© 2019 by Cor Bellatore Press. All rights reserved.

Banner photo: Axel with Helper Mario Fernandez, photo by Tierney Bagley. Portrait photo by Brian Aghajani. All photos are copyrighted and may not be reproduced without written permission.

The views on this page are my own, and do not necessarily reflect those of any organization.

Finding Time to Train

February 14, 2017

Schutzhund is time-consuming. We jest about it becoming a way of life – the Schutzhund Life – but it’s not just a joke; it becomes a very large part of who we are and what we do. This can be daunting to those new to the sport, and may leave you wondering: “How can I possibly find time to train all this stuff?”

 

Schutzhund Reality Check

Over the past two blogs (Balancing Schutzhund and Life, Part 1 and Part 2), we have heard from four different competitors who manage to juggle their busy schedules and non-dog-related occupations to fit in Schutzhund. While this is very inspiring, it also drives home how involved this Schutzhund thing really is. For all of us, there comes a time for a “reality check” about what’s needed to train and title a dog at the club level or beyond.

 

Schutzhund requires a community of other people, which is why we have training clubs or groups. Photo: Tamandra Michaels.

 

 

Schutzhund requires dedication and commitment. As Dominic Scarberry said in his interview, “Schutzhund/IPO is not a sometimes sport”; it becomes something you do nearly every day as a normal part of your life. Schutzhund also requires a community of other people: other handlers, mentors, trainers, helpers. This is why there are training clubs, which is one of the limiting factors for many who are looking to do IPO. Schutzhund also requires financial investment. IPO is not a cheap hobby, although it isn’t inordinately expensive compared to some other hobbies or sports, unless competing at the higher levels. But there is equipment to purchase, club dues, training fees, organizational dues, and then entry fees once you start trialing. Schutzhund is fun, but it is a lot of work, and requires significant investment on financial, emotional, and physical levels – not to mention time!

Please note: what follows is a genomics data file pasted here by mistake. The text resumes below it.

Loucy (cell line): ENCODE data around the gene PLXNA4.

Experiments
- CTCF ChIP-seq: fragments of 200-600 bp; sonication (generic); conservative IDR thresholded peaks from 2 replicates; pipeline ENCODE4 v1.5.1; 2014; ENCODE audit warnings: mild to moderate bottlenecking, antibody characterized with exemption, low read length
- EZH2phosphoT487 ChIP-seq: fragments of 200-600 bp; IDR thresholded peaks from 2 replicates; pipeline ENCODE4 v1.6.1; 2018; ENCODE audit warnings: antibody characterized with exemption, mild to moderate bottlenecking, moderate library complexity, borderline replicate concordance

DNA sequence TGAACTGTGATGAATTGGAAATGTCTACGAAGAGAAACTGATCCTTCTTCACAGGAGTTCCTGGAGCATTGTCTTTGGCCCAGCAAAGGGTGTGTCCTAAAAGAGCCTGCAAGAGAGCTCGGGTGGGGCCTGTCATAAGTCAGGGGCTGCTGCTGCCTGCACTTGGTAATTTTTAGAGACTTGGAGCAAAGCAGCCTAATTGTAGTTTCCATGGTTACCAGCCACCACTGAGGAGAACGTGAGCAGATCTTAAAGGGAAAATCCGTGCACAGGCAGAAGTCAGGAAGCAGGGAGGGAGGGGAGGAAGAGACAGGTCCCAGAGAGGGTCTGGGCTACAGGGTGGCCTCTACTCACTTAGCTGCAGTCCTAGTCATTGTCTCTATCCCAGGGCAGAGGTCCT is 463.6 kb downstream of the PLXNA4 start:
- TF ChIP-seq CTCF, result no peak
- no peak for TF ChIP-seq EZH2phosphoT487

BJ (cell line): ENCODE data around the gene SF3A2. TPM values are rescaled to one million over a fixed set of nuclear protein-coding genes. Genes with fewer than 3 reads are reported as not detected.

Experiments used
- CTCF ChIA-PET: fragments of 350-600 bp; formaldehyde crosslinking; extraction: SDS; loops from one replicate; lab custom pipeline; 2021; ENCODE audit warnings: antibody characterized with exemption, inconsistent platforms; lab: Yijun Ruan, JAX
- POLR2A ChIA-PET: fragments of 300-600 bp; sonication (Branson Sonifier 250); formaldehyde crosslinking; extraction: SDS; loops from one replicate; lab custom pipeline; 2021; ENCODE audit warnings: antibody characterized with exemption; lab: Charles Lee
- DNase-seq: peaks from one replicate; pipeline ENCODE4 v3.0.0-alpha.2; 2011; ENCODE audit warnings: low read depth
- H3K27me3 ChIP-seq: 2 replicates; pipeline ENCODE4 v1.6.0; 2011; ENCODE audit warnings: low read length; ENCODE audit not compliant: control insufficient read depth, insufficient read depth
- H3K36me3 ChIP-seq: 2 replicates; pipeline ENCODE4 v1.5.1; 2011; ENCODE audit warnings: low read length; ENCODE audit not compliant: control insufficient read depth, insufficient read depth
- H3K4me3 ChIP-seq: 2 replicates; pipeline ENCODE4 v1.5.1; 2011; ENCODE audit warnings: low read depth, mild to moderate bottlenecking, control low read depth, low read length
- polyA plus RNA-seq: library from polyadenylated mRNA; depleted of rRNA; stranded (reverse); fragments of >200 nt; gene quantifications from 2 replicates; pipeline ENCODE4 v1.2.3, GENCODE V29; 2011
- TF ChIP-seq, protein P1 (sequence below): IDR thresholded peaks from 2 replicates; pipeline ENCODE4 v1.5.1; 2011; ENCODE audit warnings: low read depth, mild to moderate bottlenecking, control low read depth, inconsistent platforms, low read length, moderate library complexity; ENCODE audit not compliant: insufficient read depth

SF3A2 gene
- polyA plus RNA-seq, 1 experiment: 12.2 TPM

If you’ve read through this and decided you are still committed to the sport, then how do you start finding the time to train three phases over the week?

 

 

 Tracking often requires additional time for travel and for aging the track. Photo: Louise Jollyman/Brimwylf.

 

Time Tips for Tracking

  • Carve out a specific time on a specific day for tracking. Stick to it like you would a workout routine, or if you don’t stick to workout routines, then treat it like a scheduled appointment. You don't have to track every day or even five days a week. You may only be able to manage one or two days per week, but that’s better than no days per week. It just means you may progress more slowly, but if you stick to it religiously, then you will progress!
     

  • Use local parks for building basic tracking skills, saving the larger fields for trial prep, more advanced work, or those days when you have more time at your disposal. This will cut down on your travel time.